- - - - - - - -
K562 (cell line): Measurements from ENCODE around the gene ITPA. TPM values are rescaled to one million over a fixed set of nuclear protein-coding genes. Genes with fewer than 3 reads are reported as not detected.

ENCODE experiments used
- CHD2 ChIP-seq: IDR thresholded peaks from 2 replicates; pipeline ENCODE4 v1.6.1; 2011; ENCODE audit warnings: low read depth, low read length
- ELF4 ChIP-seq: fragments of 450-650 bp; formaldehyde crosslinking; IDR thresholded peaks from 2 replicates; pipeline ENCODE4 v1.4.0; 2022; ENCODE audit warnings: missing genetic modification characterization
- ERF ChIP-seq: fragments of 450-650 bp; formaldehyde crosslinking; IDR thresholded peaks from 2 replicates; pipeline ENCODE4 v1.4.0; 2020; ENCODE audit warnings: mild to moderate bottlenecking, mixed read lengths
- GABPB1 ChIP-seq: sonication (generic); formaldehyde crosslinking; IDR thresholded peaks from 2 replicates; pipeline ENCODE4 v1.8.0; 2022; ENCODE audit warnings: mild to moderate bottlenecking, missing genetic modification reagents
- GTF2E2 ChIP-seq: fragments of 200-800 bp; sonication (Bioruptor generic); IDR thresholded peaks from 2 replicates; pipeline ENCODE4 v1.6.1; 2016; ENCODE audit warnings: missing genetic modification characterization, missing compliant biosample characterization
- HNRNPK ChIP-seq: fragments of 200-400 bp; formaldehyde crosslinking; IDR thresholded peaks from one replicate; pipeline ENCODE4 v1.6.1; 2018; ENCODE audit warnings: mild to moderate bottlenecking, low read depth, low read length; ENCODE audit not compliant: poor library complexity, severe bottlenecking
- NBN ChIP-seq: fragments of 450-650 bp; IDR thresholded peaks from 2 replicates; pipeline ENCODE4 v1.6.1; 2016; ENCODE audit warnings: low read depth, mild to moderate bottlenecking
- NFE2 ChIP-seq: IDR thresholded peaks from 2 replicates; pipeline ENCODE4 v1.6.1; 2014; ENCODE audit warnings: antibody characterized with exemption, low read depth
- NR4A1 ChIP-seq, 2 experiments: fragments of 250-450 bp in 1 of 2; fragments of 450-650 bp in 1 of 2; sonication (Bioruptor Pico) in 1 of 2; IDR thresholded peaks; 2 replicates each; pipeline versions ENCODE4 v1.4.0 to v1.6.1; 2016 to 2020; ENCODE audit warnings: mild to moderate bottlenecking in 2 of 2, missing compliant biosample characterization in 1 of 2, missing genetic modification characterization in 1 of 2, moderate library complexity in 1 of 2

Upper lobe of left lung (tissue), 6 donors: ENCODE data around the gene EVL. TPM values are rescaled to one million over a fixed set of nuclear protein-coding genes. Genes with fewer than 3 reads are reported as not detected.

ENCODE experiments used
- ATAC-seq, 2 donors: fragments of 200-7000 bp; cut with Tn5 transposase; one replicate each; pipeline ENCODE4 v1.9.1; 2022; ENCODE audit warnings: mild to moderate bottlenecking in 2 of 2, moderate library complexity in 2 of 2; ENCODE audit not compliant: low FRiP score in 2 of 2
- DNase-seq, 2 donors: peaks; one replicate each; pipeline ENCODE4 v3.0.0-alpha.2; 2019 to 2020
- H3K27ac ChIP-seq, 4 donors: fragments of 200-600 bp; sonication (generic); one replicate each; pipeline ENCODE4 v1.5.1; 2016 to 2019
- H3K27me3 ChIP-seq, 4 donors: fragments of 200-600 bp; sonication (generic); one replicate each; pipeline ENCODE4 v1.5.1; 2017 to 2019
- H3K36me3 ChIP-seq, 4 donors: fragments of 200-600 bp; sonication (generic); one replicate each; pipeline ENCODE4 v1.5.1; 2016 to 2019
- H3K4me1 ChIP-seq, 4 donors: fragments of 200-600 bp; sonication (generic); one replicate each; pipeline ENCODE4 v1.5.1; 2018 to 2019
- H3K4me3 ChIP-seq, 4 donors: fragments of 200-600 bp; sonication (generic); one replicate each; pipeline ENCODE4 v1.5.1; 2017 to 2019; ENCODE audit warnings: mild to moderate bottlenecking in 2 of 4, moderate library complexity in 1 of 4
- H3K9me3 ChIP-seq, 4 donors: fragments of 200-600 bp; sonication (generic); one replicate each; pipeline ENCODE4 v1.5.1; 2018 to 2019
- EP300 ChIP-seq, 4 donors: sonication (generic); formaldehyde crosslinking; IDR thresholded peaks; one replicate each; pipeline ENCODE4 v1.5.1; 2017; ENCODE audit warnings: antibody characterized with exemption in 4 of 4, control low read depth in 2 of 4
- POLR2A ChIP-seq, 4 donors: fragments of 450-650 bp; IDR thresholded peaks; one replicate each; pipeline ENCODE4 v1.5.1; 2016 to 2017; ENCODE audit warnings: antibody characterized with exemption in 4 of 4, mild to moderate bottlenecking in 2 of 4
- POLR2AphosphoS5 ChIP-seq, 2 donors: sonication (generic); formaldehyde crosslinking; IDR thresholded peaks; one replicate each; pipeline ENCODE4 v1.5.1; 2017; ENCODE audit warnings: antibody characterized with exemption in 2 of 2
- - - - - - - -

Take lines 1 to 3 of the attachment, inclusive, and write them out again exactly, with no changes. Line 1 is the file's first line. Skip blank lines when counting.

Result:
K562 (cell line): Measurements from ENCODE around the gene ITPA. TPM values are rescaled to one million over a fixed set of nuclear protein-coding genes. Genes with fewer than 3 reads are reported as not detected.

ENCODE experiments used
- CHD2 ChIP-seq: IDR thresholded peaks from 2 replicates; pipeline ENCODE4 v1.6.1; 2011; ENCODE audit warnings: low read depth, low read length